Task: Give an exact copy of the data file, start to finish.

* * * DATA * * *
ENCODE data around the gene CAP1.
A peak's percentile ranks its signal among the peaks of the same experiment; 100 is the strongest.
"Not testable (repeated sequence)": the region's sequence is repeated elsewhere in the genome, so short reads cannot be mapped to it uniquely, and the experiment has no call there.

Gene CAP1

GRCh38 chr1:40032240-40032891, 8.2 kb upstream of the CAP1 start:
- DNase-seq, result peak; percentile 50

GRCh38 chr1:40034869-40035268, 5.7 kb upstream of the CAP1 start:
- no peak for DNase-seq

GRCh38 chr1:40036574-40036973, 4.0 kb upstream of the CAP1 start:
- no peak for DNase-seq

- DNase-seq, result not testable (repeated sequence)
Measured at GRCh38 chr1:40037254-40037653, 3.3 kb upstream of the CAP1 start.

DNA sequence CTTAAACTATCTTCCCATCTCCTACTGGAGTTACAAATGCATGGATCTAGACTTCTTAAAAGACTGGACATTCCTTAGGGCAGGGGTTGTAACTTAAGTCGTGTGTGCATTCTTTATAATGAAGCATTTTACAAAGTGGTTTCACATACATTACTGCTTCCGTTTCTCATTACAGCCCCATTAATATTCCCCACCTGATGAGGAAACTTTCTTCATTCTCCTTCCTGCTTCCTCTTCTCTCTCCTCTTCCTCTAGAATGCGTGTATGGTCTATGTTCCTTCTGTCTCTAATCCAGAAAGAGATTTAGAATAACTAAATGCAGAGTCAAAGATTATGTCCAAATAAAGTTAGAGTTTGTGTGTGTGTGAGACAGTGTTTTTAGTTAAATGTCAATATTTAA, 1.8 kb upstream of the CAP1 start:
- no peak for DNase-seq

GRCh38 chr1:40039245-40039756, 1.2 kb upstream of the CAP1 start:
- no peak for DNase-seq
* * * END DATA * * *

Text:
ENCODE data around the gene CAP1.
A peak's percentile ranks its signal among the peaks of the same experiment; 100 is the strongest.
"Not testable (repeated sequence)": the region's sequence is repeated elsewhere in the genome, so short reads cannot be mapped to it uniquely, and the experiment has no call there.

Gene CAP1

GRCh38 chr1:40032240-40032891, 8.2 kb upstream of the CAP1 start:
- DNase-seq, result peak; percentile 50

GRCh38 chr1:40034869-40035268, 5.7 kb upstream of the CAP1 start:
- no peak for DNase-seq

GRCh38 chr1:40036574-40036973, 4.0 kb upstream of the CAP1 start:
- no peak for DNase-seq

- DNase-seq, result not testable (repeated sequence)
Measured at GRCh38 chr1:40037254-40037653, 3.3 kb upstream of the CAP1 start.

DNA sequence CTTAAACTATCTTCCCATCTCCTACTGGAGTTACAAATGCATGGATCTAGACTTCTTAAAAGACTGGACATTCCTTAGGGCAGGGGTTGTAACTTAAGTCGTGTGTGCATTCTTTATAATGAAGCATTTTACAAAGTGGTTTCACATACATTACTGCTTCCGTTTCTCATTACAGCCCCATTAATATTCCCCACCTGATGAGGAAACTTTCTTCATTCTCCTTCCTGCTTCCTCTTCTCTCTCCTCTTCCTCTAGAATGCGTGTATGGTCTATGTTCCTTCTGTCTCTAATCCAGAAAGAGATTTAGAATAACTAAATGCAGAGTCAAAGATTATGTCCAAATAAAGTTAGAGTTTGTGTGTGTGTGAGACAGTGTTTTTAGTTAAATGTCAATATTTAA, 1.8 kb upstream of the CAP1 start:
- no peak for DNase-seq

GRCh38 chr1:40039245-40039756, 1.2 kb upstream of the CAP1 start:
- no peak for DNase-seq